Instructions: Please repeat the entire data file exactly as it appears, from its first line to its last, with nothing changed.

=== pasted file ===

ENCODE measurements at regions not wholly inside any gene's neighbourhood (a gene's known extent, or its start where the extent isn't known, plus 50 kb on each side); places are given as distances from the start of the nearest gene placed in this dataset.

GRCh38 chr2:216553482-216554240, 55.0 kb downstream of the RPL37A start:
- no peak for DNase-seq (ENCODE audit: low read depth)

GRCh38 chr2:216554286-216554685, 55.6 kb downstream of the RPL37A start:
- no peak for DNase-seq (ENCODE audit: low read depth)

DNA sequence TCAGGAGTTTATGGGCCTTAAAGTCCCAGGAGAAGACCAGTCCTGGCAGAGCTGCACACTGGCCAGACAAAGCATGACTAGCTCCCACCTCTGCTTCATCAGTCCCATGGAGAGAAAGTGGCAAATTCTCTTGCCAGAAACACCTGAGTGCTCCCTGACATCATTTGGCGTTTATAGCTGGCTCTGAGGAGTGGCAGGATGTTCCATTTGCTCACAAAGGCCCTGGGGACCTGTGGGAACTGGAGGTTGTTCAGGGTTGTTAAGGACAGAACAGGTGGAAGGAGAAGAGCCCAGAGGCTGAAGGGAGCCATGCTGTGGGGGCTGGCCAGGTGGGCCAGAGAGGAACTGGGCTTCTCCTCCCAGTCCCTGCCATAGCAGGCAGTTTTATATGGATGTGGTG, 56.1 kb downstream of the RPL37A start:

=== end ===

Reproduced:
ENCODE measurements at regions not wholly inside any gene's neighbourhood (a gene's known extent, or its start where the extent isn't known, plus 50 kb on each side); places are given as distances from the start of the nearest gene placed in this dataset.

GRCh38 chr2:216553482-216554240, 55.0 kb downstream of the RPL37A start:
- no peak for DNase-seq (ENCODE audit: low read depth)

GRCh38 chr2:216554286-216554685, 55.6 kb downstream of the RPL37A start:
- no peak for DNase-seq (ENCODE audit: low read depth)

DNA sequence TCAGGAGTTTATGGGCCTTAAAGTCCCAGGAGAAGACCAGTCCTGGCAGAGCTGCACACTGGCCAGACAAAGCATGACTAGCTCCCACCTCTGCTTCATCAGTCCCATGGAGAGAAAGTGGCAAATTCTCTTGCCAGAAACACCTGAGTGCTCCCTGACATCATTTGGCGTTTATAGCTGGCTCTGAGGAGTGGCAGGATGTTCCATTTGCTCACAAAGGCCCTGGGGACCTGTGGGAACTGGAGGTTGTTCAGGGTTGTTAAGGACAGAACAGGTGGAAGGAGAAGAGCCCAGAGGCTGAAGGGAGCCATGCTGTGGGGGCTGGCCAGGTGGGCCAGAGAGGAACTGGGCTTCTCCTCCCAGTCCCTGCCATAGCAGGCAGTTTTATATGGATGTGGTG, 56.1 kb downstream of the RPL37A start: